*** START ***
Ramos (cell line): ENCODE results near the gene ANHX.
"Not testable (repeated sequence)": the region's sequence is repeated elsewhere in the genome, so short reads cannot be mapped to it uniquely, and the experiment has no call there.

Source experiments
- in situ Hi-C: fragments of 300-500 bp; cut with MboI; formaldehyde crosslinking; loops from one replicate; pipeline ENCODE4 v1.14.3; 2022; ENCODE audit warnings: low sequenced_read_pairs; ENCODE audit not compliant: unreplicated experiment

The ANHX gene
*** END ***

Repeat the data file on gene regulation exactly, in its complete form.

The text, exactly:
Ramos (cell line): ENCODE results near the gene ANHX.
"Not testable (repeated sequence)": the region's sequence is repeated elsewhere in the genome, so short reads cannot be mapped to it uniquely, and the experiment has no call there.

Source experiments
- in situ Hi-C: fragments of 300-500 bp; cut with MboI; formaldehyde crosslinking; loops from one replicate; pipeline ENCODE4 v1.14.3; 2022; ENCODE audit warnings: low sequenced_read_pairs; ENCODE audit not compliant: unreplicated experiment

The ANHX gene